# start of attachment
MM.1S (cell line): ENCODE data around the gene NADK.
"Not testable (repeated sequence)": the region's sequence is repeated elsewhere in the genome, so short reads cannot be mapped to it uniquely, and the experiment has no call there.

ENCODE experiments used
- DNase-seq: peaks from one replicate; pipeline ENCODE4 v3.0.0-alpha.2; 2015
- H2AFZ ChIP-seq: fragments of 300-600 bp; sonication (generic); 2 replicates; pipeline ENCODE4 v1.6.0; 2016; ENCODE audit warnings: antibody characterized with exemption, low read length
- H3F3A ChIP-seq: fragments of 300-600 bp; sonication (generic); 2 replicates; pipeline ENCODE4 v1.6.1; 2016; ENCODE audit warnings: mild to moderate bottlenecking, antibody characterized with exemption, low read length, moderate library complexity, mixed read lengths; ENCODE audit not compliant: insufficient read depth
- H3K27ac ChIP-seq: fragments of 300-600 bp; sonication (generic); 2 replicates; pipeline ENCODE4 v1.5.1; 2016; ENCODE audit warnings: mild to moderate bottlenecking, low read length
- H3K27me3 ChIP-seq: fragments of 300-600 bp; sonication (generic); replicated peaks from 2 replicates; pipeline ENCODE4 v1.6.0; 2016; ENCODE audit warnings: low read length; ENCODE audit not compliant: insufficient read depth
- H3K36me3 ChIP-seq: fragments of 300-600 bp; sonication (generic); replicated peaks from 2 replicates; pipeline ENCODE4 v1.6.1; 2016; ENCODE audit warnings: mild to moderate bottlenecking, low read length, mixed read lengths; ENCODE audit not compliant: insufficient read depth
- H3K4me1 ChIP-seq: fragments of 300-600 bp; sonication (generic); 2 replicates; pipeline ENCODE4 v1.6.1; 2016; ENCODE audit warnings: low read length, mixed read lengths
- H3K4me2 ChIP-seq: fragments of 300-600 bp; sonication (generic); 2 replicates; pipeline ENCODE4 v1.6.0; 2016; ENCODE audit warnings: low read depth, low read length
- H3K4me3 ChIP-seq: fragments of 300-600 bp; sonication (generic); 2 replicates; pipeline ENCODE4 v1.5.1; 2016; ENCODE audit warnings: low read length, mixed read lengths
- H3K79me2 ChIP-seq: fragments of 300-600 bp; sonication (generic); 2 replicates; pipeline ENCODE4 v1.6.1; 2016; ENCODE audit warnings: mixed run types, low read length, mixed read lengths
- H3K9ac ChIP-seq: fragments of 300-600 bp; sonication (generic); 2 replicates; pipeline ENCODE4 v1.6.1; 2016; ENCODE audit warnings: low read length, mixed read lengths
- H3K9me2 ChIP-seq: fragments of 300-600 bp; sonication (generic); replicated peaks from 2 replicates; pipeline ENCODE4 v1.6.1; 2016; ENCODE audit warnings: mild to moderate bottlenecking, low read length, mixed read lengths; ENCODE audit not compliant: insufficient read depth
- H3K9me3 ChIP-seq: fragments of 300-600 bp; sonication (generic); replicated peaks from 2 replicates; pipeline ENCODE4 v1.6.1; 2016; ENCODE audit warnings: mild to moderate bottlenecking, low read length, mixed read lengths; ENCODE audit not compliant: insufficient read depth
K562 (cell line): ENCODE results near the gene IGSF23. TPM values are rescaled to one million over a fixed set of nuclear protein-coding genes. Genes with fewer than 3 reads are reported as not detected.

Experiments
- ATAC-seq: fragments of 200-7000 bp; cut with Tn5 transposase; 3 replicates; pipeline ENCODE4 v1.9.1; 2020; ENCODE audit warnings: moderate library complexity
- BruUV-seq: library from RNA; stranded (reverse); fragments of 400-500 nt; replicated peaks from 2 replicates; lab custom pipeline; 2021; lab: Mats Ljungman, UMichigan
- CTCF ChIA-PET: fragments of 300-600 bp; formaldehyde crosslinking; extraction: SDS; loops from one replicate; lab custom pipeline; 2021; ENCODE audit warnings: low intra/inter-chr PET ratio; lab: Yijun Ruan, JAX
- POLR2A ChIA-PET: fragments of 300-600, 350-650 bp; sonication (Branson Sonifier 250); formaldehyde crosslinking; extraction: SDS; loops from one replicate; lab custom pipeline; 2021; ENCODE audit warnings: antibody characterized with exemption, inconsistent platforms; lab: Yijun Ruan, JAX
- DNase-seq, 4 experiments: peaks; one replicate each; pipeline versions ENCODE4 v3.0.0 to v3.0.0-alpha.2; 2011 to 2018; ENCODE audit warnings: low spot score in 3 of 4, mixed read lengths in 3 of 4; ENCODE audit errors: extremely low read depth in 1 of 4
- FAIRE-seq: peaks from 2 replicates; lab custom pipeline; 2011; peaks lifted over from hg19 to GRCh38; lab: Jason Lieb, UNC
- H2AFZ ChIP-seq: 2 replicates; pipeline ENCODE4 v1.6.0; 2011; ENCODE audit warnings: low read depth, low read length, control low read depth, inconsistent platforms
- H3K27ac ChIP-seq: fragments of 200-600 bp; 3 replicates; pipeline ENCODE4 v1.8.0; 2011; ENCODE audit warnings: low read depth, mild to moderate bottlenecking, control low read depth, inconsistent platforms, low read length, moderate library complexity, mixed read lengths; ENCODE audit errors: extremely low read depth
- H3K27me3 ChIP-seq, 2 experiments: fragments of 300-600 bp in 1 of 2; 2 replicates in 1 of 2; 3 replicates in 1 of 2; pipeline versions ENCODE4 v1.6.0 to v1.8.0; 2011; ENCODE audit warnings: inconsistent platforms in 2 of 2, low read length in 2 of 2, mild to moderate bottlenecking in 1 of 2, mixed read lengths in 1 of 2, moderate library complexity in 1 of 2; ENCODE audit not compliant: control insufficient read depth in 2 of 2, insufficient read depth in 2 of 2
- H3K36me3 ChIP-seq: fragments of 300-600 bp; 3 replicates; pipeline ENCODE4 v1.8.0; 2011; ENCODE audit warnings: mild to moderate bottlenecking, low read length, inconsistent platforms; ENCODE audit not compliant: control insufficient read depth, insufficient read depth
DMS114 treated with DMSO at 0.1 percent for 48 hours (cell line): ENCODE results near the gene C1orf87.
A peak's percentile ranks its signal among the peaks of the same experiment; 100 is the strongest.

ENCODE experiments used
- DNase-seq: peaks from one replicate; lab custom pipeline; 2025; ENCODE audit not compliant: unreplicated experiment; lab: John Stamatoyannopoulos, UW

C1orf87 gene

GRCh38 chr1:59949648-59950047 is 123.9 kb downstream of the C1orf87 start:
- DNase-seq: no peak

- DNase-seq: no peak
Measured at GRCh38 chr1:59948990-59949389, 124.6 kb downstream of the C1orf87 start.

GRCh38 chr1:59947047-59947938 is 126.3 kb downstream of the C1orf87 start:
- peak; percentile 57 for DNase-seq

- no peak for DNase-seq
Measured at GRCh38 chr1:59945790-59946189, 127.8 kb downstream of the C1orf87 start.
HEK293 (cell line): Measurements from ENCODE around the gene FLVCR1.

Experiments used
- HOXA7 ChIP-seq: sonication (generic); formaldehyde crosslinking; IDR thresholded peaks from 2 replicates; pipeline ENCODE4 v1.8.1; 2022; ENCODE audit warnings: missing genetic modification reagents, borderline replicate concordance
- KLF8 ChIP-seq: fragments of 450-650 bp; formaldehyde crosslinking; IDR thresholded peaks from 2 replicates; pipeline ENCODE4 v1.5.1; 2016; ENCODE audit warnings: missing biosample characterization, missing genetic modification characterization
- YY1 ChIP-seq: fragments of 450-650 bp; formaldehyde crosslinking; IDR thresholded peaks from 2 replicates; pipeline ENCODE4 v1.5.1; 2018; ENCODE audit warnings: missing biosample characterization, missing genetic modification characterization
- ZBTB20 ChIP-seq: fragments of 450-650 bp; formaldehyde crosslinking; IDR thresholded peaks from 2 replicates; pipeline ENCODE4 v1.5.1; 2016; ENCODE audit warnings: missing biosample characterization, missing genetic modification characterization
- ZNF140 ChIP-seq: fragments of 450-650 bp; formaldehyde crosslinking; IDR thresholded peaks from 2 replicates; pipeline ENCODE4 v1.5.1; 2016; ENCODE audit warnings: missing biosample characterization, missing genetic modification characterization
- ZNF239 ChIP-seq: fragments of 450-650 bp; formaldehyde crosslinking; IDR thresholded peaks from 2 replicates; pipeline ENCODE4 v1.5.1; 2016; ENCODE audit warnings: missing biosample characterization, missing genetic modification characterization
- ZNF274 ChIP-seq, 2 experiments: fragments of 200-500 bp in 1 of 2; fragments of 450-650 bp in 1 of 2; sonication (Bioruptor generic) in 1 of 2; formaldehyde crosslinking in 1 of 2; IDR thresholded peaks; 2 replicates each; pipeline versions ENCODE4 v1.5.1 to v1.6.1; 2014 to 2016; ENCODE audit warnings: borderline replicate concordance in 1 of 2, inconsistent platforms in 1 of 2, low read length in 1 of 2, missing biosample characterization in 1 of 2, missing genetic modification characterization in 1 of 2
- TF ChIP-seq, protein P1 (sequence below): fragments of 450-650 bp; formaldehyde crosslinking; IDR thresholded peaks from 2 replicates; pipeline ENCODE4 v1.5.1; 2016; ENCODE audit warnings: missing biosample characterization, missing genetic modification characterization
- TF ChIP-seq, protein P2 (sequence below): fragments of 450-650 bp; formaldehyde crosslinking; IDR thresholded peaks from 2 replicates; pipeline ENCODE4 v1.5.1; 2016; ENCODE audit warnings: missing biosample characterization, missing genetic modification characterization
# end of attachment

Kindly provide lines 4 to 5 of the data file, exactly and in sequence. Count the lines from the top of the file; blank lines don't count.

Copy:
- DNase-seq: peaks from one replicate; pipeline ENCODE4 v3.0.0-alpha.2; 2015
- H2AFZ ChIP-seq: fragments of 300-600 bp; sonication (generic); 2 replicates; pipeline ENCODE4 v1.6.0; 2016; ENCODE audit warnings: antibody characterized with exemption, low read length